|Publication number||US5568123 A|
|Application number||US 08/490,817|
|Publication date||Oct 22, 1996|
|Filing date||Jun 15, 1995|
|Priority date||Jun 15, 1995|
|Publication number||08490817, 490817, US 5568123 A, US 5568123A, US-A-5568123, US5568123 A, US5568123A|
|Inventors||Charles F. Derheim|
|Original Assignee||Derheim; Charles F.|
|Export Citation||BiBTeX, EndNote, RefMan|
|Patent Citations (11), Referenced by (20), Classifications (9), Legal Events (4)|
|External Links: USPTO, USPTO Assignment, Espacenet|
This invention relates to devices for signaling that a closure for an opening in a structure has been moved out of its closed position and, more particularly, to such a device having a housing mountable in the interior space of a structure so that an outer face of the housing confronts the opening and an activator switch with a projecting portion within the periphery of the face is depressed by the closure when the closure is moved inwardly into its closed position.
There are a number of situations in which it is desirable to have a method of detecting movement of a closure for an opening in a structure out of its closed position. Such situations involve various types of structures. One example is an occupied dwelling, such as a room in a hotel or a home with opening doors and windows. In this example, an alarm device can serve to alert occupants of the unauthorized entry of an intruder through a door or window.
Another example is a storage area, such as a cabinet or drawer, where articles that may be dangerous to children are kept in a home or other facility where children are present. In this type of situation, it is desirable to prevent access by children to the storage area or, failing prevention of access, to immediately alert an adult that a child has gained access. The alerting of an adult can avert tragedy when a storage area is not locked or, as sometimes happens, an allegedly childproof lock is opened by a child.
Although the basic goal of signaling that undesired access to a structure has been gained is the same in both of the two types of situations described above, the two situations present different sets of problems. In the case of unauthorized access by an intruder into an occupied structure, the alarm device is most commonly associated with an inwardly opening closure, such as a door. In addition, the person to be alerted is inside the structure. In the case of storage areas the closure is normally opened outwardly, and the person to be alerted is outside the structure. Since the person is outside the structure, the alarm cannot be set from inside the structure.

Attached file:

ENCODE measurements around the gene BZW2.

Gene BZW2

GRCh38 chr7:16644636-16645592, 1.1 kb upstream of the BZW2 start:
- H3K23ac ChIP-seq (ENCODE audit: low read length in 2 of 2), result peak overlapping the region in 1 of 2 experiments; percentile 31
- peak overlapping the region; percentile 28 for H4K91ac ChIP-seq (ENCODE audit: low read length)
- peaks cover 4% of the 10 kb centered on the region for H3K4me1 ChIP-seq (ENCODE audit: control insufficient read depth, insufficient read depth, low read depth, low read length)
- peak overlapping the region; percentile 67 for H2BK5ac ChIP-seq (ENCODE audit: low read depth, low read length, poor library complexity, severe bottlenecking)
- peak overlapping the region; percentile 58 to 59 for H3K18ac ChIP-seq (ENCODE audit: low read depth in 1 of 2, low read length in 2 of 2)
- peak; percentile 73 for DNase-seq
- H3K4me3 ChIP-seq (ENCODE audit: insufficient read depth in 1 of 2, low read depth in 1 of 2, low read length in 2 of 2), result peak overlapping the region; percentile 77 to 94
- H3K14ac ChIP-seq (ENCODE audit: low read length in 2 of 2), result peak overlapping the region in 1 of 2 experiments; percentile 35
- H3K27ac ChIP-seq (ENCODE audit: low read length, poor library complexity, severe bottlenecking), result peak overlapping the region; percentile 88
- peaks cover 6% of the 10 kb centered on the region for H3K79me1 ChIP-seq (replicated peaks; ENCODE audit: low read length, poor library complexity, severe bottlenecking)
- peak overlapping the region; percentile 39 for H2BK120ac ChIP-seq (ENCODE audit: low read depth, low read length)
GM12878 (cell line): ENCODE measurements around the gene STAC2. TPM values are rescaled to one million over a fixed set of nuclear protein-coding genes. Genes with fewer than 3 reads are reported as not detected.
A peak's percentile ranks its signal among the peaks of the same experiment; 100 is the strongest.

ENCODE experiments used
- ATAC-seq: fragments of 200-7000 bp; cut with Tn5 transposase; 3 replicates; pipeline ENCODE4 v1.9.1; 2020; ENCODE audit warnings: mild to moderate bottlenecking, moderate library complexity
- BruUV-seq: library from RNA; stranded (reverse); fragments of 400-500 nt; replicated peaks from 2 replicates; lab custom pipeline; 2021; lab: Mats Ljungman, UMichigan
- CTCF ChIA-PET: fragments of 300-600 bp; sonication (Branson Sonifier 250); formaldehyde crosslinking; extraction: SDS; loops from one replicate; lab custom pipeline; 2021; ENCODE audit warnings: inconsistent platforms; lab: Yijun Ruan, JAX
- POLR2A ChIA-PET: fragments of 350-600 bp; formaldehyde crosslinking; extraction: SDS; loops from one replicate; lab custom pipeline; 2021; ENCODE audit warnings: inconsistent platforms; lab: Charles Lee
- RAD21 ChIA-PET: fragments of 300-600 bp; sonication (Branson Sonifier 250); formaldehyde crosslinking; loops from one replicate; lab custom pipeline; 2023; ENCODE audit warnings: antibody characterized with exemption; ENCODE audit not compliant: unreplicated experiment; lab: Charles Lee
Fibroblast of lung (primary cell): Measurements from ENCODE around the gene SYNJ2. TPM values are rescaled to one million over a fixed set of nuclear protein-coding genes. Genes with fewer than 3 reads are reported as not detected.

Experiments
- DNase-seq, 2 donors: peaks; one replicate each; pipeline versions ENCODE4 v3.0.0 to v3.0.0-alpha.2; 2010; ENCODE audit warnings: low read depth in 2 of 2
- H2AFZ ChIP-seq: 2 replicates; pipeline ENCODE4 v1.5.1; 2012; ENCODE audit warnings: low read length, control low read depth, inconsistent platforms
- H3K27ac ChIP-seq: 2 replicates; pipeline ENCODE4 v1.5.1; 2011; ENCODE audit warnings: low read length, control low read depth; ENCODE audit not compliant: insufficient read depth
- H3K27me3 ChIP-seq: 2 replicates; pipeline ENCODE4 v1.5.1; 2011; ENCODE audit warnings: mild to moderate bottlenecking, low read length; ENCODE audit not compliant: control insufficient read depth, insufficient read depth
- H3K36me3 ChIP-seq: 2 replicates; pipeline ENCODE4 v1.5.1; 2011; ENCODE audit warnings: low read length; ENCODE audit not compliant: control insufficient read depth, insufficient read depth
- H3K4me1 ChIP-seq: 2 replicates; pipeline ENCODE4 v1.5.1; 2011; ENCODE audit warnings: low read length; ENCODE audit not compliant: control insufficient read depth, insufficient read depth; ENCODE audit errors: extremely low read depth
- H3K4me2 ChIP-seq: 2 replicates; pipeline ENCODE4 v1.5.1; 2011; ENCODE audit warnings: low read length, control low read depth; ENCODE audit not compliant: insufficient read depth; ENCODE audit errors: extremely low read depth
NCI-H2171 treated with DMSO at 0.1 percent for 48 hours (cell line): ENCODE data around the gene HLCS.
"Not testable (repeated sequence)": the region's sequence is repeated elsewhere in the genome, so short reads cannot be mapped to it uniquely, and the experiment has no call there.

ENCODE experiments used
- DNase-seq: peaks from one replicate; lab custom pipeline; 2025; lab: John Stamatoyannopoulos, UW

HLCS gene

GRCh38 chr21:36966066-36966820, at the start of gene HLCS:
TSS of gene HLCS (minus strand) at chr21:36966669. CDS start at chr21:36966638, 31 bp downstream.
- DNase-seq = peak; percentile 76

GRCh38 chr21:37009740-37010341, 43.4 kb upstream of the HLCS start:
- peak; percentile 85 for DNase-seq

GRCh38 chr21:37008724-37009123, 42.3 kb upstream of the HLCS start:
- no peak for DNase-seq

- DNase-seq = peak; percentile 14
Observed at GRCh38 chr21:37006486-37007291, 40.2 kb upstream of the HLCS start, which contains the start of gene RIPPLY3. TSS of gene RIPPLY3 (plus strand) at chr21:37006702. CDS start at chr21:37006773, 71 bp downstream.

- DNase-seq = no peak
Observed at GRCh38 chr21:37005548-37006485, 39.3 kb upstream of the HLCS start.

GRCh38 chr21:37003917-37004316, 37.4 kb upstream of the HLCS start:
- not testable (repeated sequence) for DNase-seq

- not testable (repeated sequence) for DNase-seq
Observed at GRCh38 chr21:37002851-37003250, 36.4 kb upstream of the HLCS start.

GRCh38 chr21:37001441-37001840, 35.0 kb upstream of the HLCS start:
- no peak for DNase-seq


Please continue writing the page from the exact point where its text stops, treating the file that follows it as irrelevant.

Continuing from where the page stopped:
The patent literature includes a number of examples of portable burglar alarms for use especially by travelers staying in hotel rooms. The patents include U.S. Pat. Nos. 1,099,777, granted Jun. 9, 1914, to S. Sundel; No. 1,562,574, granted Nov. 24, 1925, to G. J. Maud; No. 2,259,696, granted Oct. 21, 1941, to C. P. Hulst; No. 3,932,856, granted Jan. 13, 1976, to Leo J. Tremont; No. 4,264,899, granted Apr. 28, 1981, to John I. Menzies et al.; No. 4,438,428, granted Mar. 20, 1984, to John W. Ober et al.; and No. 4,808,974, granted Feb. 28, 1989, to Richard E. Cantley. Each of the alarms disclosed in these patents is designed to be set by the room occupant from inside the room and to be used with an inwardly opening door. The device disclosed by Tremont may also be used with an outwardly opening door. The Sundel device is attached to the door and is operated by a chain which engages a lever. The Maud, Hulst, Tremont, and Menzies et al. devices are placed on the floor by the door and are operated by movement of the door causing movement of all or part of the device. The Tremont device may also be operated by a string or by a gravity operated lever when the device is used with an outwardly opening door. Each of the Ober et al. and Cantley devices is mounted on the door and has a lever that projects upwardly from the device and is biased to pivot into a position in which it projects rearwardly from the device. The device is hooked onto the top of the door with the lever positioned against the door frame to stop rotation of the lever.
The subject of the invention is a warning device for use with an outwardly opening closure for an opening in a structure defining an interior space accessible through the opening. The closure has a closed position in which it closes the opening and is movable outwardly away from the interior space and the opening from the closed position to an open position to provide access to the interior space. The device signals that the closure has been moved out of its closed position toward its open position.